Ecus works with the University of Manchester to improve biodiversity on campus

A team of our ecologists spent two months over the summer working on six sites across the University of Manchester to help them improve biodiversity on campus.

As part of the University’s sustainability priorities and zero-carbon targets, our ecologists travelled to all of the city centre sites using public transport.

We carried out Biodiversity Baseline Surveys, in-depth Biodiversity Net Gain Assessments (BNGA), and Preliminary Ecological Appraisals (PEAs) with regards to protected and notable species and habitats. The surveys included an assessment of the suitability of habitats to support protected and notable species including amphibians, badgers, bats, birds ,and reptiles etc. We inspected trees for evidence of bats, and ponds were assessed for suitability to support notable and protected species such as great crested newts. Valuable areas for biodiversity were mapped and evidence of any invasive species were recorded.  The data we collected was evaluated and interpreted in its entirety, and appropriate biodiversity enhancement and creation recommendations were developed.

Biodiversity enhancements included the creation or enhancement of areas of greenspace and suitable habitat, along with other relevant measures such as bird and bat box provision on suitable buildings and trees at appropriate locations.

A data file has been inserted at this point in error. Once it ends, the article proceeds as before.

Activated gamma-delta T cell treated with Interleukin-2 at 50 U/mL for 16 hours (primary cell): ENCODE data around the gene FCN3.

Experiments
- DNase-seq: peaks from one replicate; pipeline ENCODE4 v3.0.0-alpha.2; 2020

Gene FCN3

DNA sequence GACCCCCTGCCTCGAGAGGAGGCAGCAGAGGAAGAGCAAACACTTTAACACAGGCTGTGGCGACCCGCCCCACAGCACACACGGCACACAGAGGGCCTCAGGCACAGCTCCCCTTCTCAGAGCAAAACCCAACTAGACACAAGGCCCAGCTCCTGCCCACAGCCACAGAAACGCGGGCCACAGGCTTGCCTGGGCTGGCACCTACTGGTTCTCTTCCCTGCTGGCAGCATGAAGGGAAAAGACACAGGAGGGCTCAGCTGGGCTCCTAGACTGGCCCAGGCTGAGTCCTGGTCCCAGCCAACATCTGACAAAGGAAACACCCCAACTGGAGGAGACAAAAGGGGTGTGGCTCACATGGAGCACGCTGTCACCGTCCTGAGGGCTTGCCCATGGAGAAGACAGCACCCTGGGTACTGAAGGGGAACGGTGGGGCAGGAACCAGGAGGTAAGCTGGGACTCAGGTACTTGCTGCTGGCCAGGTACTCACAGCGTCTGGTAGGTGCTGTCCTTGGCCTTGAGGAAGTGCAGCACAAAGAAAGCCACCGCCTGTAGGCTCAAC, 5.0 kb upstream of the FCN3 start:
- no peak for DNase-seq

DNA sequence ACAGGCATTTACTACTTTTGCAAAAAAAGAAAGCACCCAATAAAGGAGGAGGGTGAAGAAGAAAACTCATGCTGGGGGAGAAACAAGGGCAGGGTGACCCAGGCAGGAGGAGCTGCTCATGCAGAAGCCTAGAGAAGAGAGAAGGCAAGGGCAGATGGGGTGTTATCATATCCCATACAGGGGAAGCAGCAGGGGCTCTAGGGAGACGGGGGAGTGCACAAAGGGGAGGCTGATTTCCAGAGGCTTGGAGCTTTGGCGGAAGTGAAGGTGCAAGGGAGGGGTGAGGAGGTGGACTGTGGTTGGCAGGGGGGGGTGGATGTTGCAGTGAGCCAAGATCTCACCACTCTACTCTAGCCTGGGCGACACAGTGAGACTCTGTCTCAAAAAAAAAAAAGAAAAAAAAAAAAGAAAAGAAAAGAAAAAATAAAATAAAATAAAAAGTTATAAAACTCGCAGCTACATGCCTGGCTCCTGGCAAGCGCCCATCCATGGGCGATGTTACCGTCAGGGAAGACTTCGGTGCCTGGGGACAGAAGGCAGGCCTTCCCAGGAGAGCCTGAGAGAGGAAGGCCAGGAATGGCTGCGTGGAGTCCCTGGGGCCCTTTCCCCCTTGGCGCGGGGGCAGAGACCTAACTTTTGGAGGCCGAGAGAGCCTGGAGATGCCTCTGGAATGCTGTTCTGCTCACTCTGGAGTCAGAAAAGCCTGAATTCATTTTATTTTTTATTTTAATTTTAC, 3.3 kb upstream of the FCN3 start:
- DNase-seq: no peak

We covered five sites across the University of Manchester campus within the city centre (including the Main Campus) and one site outside of Greater Manchester – the iconic Jodrell Bank, home to the world famous Lovell Telescope. The sites differed in size and complexity, and there was a mixture of semi-natural habitats and built structures.

Jodrell Bank Observatory was established in 1945 and is a UNESCO World Heritage site. Its visitors’ centre is set in an arboretum, so the site is of great ecological importance.

Jodrell Bank

Due to the location of our Manchester office, our ecologists were able access all of the Manchester city centre sites by public transport. This meant we minimised the environmental impact of this project and we provided a comparative calculation to quantify the CO₂ saved by using public transport. Our team saved 34 kg of CO2 by using public transport rather than driving to site. This important aspect of the project aligned with the City of Manchester’s decarbonisation pathway and 2038 target for zero carbon, which also forms part of the University of Manchester’s Strategic plan to reduce pollution, maintain biodiversity, and address climate change.